Civil servants make demands
CIVIL servants have demanded that Government reduces rentals for the houses they are occupying and the liquidation of its debt to PSMAS to ease their access to quality health services.
The Government workers, who had a three-day engagement with their employer in Harare this week, also called for a housing scheme for them as part of their nonmonetary incentives.
The engagement, initiated by the Ministry of Public Service, Labour and Social Welfare, was meant to apprise the workers on their conditions of service and non-monetary incentives being worked out.
The Government also wanted to inform the workers on the ongoing rationalisation exercise in the civil service, shift in pay dates, impending introduction of bond notes as well as pension and medical aid benefits. Experts in various fields attended the meetings. Apex Council chairperson Mrs Cecilia Alexander said as workers’ representatives, they would soon approach the Ministry of Local Government, Public Works and National Housing with a view to have a specific housing scheme for civil servants. She said many schemes had been established in the name of civil servants but in the end benefited outsiders and political bigwigs.
“One of the recommendations was that a special housing scheme be established specifically for the Government workers,” she said.
“There are other specific groups that have been given special schemes and we feel that civil servants have been left out and they should also be considered by Government, our employer. The issue of public service housing rentals also came to the fore and we feel that they have to be revisited as they are too high. The agreement was that various ministries are to make submissions to the Local Government ministry. Civil servants were also encouraged to migrate their bank accounts to the newly established National Building Society to access mortgages for houses.”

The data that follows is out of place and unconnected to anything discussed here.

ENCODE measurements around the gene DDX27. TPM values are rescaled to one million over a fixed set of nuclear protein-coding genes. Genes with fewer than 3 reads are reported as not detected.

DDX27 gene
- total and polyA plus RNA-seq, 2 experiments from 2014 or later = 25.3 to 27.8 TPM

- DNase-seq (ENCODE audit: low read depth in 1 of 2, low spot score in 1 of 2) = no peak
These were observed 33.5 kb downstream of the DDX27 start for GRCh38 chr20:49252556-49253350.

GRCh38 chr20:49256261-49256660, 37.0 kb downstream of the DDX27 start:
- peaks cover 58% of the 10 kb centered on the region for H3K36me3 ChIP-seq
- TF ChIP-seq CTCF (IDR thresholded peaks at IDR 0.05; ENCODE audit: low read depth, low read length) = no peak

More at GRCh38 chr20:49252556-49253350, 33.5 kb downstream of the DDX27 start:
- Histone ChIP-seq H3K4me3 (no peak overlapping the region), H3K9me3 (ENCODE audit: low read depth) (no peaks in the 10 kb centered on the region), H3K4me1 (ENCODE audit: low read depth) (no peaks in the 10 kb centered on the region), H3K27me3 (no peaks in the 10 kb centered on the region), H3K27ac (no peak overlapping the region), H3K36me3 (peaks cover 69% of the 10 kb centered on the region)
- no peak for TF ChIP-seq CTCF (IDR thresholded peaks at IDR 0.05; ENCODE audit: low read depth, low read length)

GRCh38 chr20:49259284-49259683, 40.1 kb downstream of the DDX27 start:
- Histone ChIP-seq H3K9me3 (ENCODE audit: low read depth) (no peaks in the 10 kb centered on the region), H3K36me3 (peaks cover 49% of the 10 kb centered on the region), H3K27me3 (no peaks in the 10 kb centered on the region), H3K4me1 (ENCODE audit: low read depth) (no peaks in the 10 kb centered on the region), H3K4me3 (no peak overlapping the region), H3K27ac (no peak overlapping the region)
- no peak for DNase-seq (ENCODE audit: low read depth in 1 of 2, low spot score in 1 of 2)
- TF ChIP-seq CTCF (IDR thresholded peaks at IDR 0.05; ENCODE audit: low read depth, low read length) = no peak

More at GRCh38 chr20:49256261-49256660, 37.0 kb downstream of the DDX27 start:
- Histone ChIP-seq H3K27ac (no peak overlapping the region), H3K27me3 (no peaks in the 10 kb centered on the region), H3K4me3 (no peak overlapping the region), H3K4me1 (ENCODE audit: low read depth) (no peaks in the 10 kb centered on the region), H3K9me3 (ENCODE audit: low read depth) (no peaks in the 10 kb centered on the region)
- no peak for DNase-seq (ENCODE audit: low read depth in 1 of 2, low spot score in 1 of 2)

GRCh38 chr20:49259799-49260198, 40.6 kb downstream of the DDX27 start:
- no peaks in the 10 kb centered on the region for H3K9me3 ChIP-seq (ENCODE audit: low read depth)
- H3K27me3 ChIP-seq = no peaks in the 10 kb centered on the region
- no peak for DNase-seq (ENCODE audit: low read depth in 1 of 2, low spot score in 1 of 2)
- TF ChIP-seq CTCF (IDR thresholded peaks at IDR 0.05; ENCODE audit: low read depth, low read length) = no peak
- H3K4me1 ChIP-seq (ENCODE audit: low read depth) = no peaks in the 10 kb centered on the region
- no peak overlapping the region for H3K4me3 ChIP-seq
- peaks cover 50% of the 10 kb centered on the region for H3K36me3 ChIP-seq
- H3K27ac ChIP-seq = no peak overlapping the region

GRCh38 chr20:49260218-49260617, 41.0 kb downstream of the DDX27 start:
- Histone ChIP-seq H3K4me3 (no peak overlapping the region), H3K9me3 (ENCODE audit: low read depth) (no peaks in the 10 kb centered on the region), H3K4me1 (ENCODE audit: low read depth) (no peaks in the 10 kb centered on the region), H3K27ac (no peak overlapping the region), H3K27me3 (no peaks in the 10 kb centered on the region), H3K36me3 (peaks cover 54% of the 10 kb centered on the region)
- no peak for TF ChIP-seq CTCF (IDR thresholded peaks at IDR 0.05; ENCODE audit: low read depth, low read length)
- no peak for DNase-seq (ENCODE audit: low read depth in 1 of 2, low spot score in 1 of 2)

“Another resolution was that Government should walk the talk on corruption,” she said.
“It was resolved that the Ministry of Finance and Economic Development should consider stimulating the agricultural sector by putting money for irrigation projects and also incentivise farmers to contribute to national economic development. It was also resolved that there is need to grow the economy by giving incentives to investors, both local and international ones. There is also need to plug glaring revenue leakages at areas such as tollgates and having a database for the informal sector to improve the tax base.”
She said the Government debt to PSMAS frustrated civil servants’ access to quality health services hence their demand for it to be paid off as a matter of urgency.
On pending bond notes, Mrs Alexander said: “The resolution was that there is need for the Reserve Bank of Zimbabwe to vigorously market the importance of plastic money and bond notes at the grassroots level as the perception about bond notes was negative.”
Mrs Cecilia Alexander